I've had two kids, 12 years apart, in two countries and I don't feel like I was overwhelmed by any one message. I'm pretty stubborn though and do whatever I like for the most part. I also had my fair share of breastfeeding difficulty and PND.

    I think that focusing on BFing in this case passes the buck from the authorities in charge of mental health support where it belongs.

  12. #87
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    No, it isn't a scapegoat - it is just another part of the story.

    Quote Originally Posted by Stiflers Mom View Post
    Instead of making breastfeeding the scapegoat of this case, people should be up in arms about better mental health services etc. The breast feeding only clouds the issue and obviously the UK are just as crap at understanfing and managing mental health as Australia is.

  13. #88
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    It is the part of the story that gets people indignant because more people have had a breastfeeding experience compared to stories of being ignored, mismanaged or turned away from adequate mental health care. Nothing changes if the major message here - a woman dying because her mental health care wasn't managed correctly- gets lost in a sea of breastfeeding stories.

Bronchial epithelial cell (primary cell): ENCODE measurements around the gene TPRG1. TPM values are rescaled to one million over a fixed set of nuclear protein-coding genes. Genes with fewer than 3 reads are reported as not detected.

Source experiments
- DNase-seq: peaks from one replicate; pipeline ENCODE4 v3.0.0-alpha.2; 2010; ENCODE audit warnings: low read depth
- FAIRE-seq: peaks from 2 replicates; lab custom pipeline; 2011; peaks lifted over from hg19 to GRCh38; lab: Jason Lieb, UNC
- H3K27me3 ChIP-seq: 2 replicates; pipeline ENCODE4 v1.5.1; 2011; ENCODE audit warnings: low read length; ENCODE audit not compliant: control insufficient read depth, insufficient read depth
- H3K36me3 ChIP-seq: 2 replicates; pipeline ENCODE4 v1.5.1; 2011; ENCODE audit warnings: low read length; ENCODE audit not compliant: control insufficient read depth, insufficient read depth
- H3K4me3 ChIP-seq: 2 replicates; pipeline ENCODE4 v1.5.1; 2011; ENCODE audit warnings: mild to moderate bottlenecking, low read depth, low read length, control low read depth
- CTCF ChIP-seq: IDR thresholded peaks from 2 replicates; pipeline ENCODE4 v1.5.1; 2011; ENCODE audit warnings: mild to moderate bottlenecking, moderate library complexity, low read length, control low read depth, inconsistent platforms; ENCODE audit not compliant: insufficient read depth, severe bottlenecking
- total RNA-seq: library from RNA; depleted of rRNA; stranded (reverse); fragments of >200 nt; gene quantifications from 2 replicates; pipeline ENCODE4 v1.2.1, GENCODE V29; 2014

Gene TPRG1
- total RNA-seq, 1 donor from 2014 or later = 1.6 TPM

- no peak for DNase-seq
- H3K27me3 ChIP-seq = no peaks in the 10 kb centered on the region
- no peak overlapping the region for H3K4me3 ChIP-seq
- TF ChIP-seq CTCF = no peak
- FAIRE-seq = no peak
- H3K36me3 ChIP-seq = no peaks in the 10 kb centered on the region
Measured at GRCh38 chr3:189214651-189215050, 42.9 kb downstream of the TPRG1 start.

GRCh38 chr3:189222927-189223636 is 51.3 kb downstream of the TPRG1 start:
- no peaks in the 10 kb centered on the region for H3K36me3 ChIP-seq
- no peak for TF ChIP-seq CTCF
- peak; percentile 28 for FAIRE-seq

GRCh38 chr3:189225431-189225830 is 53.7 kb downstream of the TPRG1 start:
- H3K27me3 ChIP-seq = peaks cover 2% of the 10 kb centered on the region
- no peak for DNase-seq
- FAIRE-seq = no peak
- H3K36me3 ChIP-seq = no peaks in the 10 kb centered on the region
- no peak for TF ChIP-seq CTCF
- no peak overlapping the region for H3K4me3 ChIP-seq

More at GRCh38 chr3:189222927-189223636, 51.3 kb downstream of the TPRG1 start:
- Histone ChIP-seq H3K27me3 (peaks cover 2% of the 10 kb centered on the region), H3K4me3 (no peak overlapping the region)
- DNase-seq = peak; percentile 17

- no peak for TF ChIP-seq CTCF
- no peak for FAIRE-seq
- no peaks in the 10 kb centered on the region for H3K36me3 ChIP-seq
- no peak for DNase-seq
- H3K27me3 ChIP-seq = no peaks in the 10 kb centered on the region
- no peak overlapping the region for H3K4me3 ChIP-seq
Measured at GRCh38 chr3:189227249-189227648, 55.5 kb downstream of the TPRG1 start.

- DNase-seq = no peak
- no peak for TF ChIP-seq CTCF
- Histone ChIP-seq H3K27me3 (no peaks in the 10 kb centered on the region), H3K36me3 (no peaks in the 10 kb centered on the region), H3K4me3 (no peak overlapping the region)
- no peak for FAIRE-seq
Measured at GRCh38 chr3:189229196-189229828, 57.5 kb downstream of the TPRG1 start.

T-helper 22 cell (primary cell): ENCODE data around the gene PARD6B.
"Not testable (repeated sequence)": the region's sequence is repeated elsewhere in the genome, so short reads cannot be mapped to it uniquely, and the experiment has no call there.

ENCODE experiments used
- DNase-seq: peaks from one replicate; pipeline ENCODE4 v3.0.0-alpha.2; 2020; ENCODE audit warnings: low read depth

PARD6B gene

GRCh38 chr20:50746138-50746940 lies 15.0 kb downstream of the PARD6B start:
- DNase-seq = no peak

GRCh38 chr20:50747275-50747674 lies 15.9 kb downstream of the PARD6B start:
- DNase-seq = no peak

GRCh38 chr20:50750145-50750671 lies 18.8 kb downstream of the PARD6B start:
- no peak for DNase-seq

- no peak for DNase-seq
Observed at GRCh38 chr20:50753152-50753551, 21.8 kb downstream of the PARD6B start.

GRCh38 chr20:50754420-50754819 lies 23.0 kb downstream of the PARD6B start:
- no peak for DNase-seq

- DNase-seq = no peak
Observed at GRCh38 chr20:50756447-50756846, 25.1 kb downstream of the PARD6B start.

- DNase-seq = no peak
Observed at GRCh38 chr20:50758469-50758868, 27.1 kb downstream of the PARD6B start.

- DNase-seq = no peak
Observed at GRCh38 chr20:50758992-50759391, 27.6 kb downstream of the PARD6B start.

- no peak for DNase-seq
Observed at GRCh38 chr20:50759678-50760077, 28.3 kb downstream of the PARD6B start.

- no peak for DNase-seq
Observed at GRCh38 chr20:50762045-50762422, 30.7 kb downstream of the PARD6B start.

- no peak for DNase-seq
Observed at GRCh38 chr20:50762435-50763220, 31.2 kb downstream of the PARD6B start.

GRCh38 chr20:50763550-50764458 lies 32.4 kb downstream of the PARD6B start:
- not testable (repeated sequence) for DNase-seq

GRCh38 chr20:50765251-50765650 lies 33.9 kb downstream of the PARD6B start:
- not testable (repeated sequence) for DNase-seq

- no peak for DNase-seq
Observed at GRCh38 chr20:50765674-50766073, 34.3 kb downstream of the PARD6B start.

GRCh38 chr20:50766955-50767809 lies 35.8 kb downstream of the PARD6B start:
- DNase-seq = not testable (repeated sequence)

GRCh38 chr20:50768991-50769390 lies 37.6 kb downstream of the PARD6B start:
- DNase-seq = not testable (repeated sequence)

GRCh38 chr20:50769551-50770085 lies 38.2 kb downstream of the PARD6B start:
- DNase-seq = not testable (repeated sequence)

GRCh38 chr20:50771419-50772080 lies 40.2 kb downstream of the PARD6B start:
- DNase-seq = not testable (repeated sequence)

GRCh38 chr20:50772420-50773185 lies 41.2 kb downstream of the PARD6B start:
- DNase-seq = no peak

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  15. #89
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    I'm not a mum yet so don't fully understand how it would feel but I don't understand the notion of waiting for someone to give me permission to feed my baby how I choose too..why wait to be told by a doctor or midwife if it's clearly not working? If you don't tell anyone no one will know how you choose to feed..

    Just today I saw an article claiming there was a link between bf and autism..these so called professionals wouldn't no they're head from their behind

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    Quote Originally Posted by Mum2b87 View Post
    I'm not a mum yet so don't fully understand how it would feel but I don't understand the notion of waiting for someone to give me permission to feed my baby how I choose too..why wait to be told by a doctor or midwife if it's clearly not working? If you don't tell anyone no one will know how you choose to feed..

    Just today I saw an article claiming there was a link between bf and autism..these so called professionals wouldn't no they're head from their behind
    I guess if you have your heart set on breastfeeding and it's not working, you want someone to confirm that you've tried your hardest and that it's okay to look at other options. If I was in this situation that's what I would be hoping for.